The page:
Five years ago a group of engineers at NASA's Marshall Space Flight Center in Huntsville, Ala., and Langley Research Center in Hampton, Va., had the bold idea to manufacture a five-meter diameter fuel tank entirely out of aluminum lithium 2195 alloy, using advanced manufacturing methods that included friction stir welded joints and single-piece spun formed domes.
Why is this idea such a manufacturing advancement in how tank domes are produced today? This technology incorporates lighter weight material, significantly reduces the number of pieces needed to create a tank dome, eliminates numerous complex welding, machining and inspection steps and can be used on any large liquid propellant tank with greater reliability and lower costs.
To manufacture a typical dome using aluminum alloy 2219 requires eight gore panels, or pie shaped pieces, 10 welding steps, and multiple operations and inspections to assemble these pieces into a full-scale tank dome. The new manufacturing method takes two commercial off-the-shelf aluminum lithium 2195 plates that are joined using friction stir welding to produce a sufficiently large starting blank. The welded plate blank is then spun formed to create the single-piece tank dome.
This novel manufacturing approach also allows engineers and technicians to use the lighter-weight, higher-strength alloy aluminum lithium 2195 compared to current tank designs that use the heavier, lower-strength aluminum 2219 alloy. This could reduce the weight of future liquid propellant tank domes by 25 percent, both through the material replacement and the reduction in the number of welds.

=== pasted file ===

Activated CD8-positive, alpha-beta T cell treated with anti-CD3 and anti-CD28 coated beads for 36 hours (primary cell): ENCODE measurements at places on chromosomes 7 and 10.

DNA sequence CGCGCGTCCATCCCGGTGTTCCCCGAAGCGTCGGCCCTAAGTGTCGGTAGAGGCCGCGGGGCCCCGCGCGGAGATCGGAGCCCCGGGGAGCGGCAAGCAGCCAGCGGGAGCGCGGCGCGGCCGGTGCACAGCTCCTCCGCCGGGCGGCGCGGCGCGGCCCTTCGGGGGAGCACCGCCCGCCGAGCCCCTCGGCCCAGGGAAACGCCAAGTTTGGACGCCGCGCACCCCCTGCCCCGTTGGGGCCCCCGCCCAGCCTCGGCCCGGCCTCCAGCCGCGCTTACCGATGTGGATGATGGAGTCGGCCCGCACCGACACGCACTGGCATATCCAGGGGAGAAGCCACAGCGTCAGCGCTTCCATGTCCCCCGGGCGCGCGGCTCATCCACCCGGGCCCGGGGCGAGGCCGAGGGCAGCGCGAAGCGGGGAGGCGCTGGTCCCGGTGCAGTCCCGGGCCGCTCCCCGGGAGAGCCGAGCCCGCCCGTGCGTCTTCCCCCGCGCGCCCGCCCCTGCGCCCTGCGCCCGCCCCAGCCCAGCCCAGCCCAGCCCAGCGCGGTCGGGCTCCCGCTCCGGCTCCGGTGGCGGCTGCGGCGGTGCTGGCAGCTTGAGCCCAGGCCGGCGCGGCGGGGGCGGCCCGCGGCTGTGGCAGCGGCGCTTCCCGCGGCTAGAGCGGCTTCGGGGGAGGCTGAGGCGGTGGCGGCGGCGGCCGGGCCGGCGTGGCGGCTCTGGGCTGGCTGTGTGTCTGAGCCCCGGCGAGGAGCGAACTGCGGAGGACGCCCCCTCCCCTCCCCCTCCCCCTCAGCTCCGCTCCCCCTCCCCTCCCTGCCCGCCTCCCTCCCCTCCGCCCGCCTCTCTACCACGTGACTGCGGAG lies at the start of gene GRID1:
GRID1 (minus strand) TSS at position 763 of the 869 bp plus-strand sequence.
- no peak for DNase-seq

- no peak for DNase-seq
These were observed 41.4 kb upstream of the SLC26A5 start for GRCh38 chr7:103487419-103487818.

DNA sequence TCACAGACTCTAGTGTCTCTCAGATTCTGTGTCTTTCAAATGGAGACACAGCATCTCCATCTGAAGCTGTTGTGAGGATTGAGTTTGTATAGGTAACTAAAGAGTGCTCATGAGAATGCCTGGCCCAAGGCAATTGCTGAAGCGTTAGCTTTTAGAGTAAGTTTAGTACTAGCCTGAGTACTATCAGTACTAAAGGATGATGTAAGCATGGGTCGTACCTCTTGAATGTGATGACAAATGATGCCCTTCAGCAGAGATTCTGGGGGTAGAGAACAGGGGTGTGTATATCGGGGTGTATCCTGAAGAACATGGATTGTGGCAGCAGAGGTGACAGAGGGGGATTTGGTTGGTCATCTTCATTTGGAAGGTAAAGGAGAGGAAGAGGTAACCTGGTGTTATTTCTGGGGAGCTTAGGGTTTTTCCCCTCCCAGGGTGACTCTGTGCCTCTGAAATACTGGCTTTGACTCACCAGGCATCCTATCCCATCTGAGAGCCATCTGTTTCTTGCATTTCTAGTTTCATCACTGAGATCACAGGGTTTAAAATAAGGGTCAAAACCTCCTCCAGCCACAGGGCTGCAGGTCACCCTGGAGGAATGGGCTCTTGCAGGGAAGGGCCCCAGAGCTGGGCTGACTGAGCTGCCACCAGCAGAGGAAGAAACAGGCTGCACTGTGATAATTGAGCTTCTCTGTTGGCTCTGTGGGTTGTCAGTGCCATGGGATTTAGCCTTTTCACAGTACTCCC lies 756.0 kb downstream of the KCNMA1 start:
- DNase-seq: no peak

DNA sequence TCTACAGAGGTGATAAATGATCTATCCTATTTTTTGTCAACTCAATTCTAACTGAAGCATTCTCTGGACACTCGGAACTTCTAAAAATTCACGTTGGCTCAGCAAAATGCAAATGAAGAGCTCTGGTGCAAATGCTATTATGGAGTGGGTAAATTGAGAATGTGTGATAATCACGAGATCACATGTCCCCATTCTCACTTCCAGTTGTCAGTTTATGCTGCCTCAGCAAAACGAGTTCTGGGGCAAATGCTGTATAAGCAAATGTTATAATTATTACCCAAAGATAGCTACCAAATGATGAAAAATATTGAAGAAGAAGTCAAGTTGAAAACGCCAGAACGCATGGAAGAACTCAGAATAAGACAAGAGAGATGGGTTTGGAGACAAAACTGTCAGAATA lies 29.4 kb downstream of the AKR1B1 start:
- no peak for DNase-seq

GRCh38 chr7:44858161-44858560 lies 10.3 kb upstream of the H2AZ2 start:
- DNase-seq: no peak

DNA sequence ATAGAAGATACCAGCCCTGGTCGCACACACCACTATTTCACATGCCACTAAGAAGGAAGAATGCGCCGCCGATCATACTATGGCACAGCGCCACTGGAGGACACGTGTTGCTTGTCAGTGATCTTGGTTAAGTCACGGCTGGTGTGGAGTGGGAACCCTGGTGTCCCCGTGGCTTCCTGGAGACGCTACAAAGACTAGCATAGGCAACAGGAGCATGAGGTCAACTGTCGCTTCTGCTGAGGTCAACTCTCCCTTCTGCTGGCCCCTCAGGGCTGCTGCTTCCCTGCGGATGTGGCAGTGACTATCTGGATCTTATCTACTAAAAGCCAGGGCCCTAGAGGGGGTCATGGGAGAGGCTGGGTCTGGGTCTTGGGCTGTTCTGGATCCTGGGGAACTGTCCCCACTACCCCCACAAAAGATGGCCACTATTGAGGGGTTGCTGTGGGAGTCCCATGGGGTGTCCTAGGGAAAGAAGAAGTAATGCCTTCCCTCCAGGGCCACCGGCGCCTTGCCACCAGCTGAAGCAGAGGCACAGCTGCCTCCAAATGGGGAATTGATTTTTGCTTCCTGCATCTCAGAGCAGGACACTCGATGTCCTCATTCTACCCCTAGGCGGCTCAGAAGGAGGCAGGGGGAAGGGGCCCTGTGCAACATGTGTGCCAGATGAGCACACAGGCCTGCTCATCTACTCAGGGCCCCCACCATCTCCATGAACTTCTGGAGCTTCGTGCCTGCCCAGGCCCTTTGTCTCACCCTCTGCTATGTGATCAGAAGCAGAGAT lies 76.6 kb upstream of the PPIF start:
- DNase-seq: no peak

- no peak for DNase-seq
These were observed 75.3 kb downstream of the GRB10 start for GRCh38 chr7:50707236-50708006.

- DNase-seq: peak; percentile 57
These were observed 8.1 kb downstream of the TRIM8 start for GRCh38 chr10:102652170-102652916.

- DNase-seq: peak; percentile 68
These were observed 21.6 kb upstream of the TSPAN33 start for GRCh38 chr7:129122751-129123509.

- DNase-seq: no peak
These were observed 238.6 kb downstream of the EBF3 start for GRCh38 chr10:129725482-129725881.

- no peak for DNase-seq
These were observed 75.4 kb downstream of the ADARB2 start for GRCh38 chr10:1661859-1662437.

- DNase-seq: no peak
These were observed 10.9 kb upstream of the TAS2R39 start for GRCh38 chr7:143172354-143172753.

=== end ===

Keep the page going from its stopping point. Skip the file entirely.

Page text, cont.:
NASA's Marshall Space Flight Center and Langley Research Center partnered with Lockheed Martin Space Systems in Denver, Colo., and MT Aerospace in Augsburg, Germany, to push the envelope in dome manufacturing by making use of existing commercial materials and cutting edge technology. This international partnership demonstrates the agency's desire to tap into rich sources of innovation to help address technical challenges that will mutually benefit NASA and next-generation space exploration.
Engineers at Langley and Marshall are currently evaluating samples of the successfully manufactured tank dome to ensure the strength and reliability of these novel tank forming processes. Each step brings them closer to their vision of creating an entire tank out of 2195 aluminum lithium.
One additional full-scale development tank dome is scheduled for manufacture and testing in the coming months as part of the joint, four-year technology demonstration program.
NASA has invested in the Friction Stir Weld Spun Form Dome Project since 2005.
Explore further: Google exec makes record skydive from edge of space